For the past couple of days I have been drafting and redrafting a post about the email to the pseudonymous writer of a sex diary from the news desk of the Sunday Times which was about to reveal her real identity. I just could not get the tone right and now Martin Stabe has beaten me to it. Jemima Kiss at the Guardian’s Organ Grinder blog too.
The story has been flying around the blogosphere since January 1 when Abby Lee, the Girl With a One Track Mind, posted an unpleasant email she had been sent by Nicholas Hellen, acting news editor of the ST.
It all goes back to last August and the day before the paper “revealed the identity of the erotic diarist behind summer’s hottest book“. Hellen sent his email telling her that she was to be outed and crassly attempting to get her to pose for pictures wearing “colourful eveningwear’. Otherwise they would use a “not particularly flattering” picture taken outside her flat.
The threatening tone is made worse by saying that they intended to publish the name, address and occupation of her mother. Not surprisingly, if you Google Hellen’s name now you will find a lot of references to “blackmail”.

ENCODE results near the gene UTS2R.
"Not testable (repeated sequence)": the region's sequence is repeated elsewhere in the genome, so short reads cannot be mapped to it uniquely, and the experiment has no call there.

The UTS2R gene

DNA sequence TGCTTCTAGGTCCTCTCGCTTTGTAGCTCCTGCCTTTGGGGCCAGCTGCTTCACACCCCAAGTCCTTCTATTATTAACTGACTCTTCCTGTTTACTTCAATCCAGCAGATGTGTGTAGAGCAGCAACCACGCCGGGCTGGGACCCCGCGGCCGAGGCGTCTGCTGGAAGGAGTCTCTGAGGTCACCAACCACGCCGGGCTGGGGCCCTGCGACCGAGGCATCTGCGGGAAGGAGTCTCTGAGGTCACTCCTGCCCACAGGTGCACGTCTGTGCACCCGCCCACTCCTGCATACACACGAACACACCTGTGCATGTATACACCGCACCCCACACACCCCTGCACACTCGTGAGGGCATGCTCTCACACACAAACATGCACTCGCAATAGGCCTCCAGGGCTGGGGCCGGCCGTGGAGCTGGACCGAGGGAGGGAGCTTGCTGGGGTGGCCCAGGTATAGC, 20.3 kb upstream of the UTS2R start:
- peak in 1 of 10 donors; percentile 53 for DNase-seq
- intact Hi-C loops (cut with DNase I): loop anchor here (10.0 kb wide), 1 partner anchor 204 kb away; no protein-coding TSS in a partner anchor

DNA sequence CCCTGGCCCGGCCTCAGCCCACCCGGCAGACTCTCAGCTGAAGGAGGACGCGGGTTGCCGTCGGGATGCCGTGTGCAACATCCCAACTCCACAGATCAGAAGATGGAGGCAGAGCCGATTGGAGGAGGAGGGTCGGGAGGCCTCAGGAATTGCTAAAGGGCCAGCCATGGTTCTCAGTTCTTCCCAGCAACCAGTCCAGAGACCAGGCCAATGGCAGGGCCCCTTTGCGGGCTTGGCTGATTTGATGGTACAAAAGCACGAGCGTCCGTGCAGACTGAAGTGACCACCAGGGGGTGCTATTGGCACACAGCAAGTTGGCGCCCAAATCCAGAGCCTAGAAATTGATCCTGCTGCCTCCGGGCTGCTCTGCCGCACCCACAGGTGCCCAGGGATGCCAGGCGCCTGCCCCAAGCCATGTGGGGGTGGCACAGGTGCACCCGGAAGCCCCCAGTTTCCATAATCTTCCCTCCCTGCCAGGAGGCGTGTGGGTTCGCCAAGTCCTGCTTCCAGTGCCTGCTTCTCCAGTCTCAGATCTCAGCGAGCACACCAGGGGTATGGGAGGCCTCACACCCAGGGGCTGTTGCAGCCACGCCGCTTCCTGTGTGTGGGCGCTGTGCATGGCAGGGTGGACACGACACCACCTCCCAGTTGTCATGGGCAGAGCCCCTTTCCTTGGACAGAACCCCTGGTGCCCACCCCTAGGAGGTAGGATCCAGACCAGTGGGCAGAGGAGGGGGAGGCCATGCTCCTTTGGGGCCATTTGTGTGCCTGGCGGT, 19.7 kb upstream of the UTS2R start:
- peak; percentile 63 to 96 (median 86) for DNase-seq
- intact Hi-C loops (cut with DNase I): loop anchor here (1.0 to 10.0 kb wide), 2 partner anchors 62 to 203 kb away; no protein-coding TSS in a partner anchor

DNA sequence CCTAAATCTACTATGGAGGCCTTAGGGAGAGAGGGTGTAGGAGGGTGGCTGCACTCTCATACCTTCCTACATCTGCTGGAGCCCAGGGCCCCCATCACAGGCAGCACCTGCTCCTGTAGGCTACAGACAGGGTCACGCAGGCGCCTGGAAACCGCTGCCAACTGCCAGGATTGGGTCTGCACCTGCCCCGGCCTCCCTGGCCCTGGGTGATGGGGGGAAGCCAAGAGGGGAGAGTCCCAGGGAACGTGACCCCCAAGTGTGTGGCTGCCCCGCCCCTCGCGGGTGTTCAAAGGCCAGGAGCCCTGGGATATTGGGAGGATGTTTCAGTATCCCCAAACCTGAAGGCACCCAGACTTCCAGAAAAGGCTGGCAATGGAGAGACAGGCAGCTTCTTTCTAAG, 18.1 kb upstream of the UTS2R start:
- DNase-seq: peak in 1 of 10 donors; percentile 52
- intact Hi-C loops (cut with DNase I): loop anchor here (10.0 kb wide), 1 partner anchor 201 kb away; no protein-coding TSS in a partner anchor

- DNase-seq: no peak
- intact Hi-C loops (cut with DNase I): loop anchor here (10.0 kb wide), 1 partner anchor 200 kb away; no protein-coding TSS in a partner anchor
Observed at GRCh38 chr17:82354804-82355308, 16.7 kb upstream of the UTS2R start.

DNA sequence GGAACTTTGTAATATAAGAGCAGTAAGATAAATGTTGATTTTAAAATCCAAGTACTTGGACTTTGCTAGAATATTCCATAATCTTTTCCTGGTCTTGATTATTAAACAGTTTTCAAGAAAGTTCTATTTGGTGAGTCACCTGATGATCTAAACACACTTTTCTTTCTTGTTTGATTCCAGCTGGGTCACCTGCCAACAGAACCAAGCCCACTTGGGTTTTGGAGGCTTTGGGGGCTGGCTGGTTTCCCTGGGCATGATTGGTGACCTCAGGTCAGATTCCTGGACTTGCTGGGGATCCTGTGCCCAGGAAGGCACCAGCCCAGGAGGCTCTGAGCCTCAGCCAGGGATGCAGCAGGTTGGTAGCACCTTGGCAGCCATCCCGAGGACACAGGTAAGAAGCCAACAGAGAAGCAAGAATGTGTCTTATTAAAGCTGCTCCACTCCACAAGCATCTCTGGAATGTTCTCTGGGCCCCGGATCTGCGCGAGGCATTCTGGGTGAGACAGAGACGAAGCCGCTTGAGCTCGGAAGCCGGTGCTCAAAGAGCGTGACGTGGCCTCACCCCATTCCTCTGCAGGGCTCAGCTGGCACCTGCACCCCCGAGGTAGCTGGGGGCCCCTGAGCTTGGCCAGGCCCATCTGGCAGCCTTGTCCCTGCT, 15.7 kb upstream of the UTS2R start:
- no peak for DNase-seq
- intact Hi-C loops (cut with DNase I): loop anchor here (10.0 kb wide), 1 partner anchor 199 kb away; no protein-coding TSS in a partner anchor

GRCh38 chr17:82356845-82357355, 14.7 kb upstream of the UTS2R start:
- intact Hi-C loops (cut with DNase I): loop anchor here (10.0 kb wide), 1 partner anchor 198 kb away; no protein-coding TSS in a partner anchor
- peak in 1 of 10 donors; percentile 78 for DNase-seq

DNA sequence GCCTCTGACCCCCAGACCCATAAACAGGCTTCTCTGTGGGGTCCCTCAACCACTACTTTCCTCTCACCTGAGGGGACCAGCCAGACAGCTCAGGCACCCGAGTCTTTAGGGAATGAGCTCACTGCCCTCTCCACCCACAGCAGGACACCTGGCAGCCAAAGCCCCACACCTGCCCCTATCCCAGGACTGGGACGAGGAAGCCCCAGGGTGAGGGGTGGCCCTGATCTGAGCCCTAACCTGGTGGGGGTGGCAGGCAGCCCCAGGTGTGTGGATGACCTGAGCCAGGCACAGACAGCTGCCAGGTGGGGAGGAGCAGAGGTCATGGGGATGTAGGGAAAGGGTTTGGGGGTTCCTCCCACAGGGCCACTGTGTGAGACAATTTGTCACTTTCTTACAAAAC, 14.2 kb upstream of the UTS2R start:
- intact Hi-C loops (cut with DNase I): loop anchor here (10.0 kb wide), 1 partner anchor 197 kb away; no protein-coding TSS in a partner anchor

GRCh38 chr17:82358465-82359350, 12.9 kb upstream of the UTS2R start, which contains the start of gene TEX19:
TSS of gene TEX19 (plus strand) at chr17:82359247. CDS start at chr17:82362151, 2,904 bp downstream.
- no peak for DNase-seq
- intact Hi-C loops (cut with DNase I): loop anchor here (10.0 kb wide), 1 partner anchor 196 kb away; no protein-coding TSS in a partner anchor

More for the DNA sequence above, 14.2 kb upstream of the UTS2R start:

Pressuring subjects of stories to co-operate is not an uncommon technique. But it is not one journalists like to talk about in public. Occasionally it can be justified on the basis of “public interest” and sometimes “doing a deal” works to the advantage of the paper and the subject.
I cannot believe Hellen had much experience of this kind of story. His technique stinks. In my experience most news desks would have sent a reporter back to doorstep the house and talk directly to the subject.
Coincidentally the Guardian today has a leader on the media attention being given to Kate Middleton, the girlfriend of Prince William, and the threat of privacy laws which would also limit serious reporting. It concludes: “Those of us who stand firmly behind press freedom need to remind ourselves that there is a difference between liberty and taking liberties.”